A Search for Ideas: Inspirations at the Source

As this blog is a medium for venting and analyzing current phenomena in hopes of spawning new ideas, this week I have again searched the Web for resources and would like to share what I find most inspiring. But rather than providing items that each draw from a range of sources as I did previously, I am instead aiming to share original, more specific nodes for ideas; each item I found highlights its author's unique philosophies. Referencing the Webby Awards and IMSA criteria for evaluating websites and blogs, I have added the ten items I found to my sidebar linkroll. As someone forming my own ideology, I find the personal accounts of currently developing theses to be particularly exciting. Xárene Eskandar's Tentative Architecture, a UCLA Master of Fine Arts thesis project, which I mentioned in my last post, contains extremely insightful proposals about immaterial architecture. The site is animated and ordered, yet it does not make use of the web's potential for interactivity. The two other theses are both blogs. Mantone's blog is undermined by instances of casual language and an absence of credible background information, but the insights pertaining to architecture and communication are exceptionally profound. It is also interesting to trace the evolution of Mantone's thesis statement. The other blog is by Raphael Zollinger, a grad student at NYU who provides frequent reports of detailed progress on his thesis for interactive computing for design. However, the blog would be even more interesting if there was dialogue being generated.

The majority of my findings are websites of professionals. Design websites are of Troika Design Studio and Hoberman Associates. The Troika Design Studio's website is clearly and attractively structured and contains in-depth images, videos, and text describing the studio's ingenious projects. The Hoberman Associates site is also visually appealing and well organized, however the projects, which focus on transformable design, have very brief descriptions. Both of these sites could be further improved by adding interactive elements. Information analysis websites are of the University of Columbia's Spatial Information Design Lab and professor emeritus Edward Tufte. The Spatial Information Design Lab's site is graphically striking and composed for simplicity, yet it does not invite users to participate. On the other hand, while Tufte's website is a bit boring aesthetically, it is currently active with discussion not only between site visitors, but with Tufte himself. Of the professional websites, I find the architecture firms' most inspiring; each fuses architecture, design, data, and technology uniquely. Asymptote Architecture searches for a common ground between architecture and technology. Their website interactively allows users to redraw elements; however the site's advanced use of technology can become tiring because it lengthens in-site navigation time. Activity on LOT-EK's website is also slowed because of animations, but the projects involving mobile architecture are exciting and novel. Finally, while the dECOi Atelier website is graphically disappointing, as it houses a constant ad in the browser, and it lacks thorough information, the content that is listed is about algorithmically generated architecture (pictured above) and is perhaps the most impressive and innovative of all items.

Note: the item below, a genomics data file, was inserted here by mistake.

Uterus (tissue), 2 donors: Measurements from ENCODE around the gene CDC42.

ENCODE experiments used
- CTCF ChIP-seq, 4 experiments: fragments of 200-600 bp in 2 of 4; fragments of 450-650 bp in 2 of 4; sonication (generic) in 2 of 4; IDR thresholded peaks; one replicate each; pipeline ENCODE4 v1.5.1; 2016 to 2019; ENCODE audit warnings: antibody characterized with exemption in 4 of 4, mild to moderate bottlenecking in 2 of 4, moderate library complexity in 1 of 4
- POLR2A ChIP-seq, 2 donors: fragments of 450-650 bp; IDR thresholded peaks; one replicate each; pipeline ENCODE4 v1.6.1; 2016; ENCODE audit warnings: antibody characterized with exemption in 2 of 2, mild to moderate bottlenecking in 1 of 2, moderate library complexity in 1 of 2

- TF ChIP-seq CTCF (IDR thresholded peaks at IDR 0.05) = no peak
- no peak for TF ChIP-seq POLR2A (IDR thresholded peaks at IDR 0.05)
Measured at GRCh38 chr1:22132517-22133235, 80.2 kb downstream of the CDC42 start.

1 comment:

AMH said...

First of all this is my first time reading your blog and I was immediately impressed with the way in which you present your information. I thought being far from knowledgeable about the topics being discussed would hamper my interest in your posts but it has only intrigued me. I really like the way in which you approached the LinkRoll of your site. You clearly acknowledge your real purpose, focusing on unique philosophies in each site, and I think the post benefits from this enhanced focus. My only comment on that would be that it became a little difficult to pull out the specific theses as you went through your links. I liked the decision to maintain a theme from the outset, but it may have gotten lost as the post progressed.

Your writing and manner in which you critique the sites is strong and professional. Your criticism is a nice blend of technical site aspects as well as content aspects, all of which tie back to the criteria of the Webby Awards and IMSA. The sites you have chosen and the way you have chosen to explore them demonstrates an obvious familiarity with the topic. I particularly like the way you maintained some criteria, such as interactivity, throughout the links, without becoming repetitive or bogged down. Maintaining this thread throughout helped make the post easier and more engaging to read.

On the technical side, I found it a bit distracting that the line spacing changes between paragraphs, but this may just be as simple formatting issue. Overall, I believe you create a strong post and series of links here, and I'm most impressed by the way you created a distinct focus for the sites chosen.

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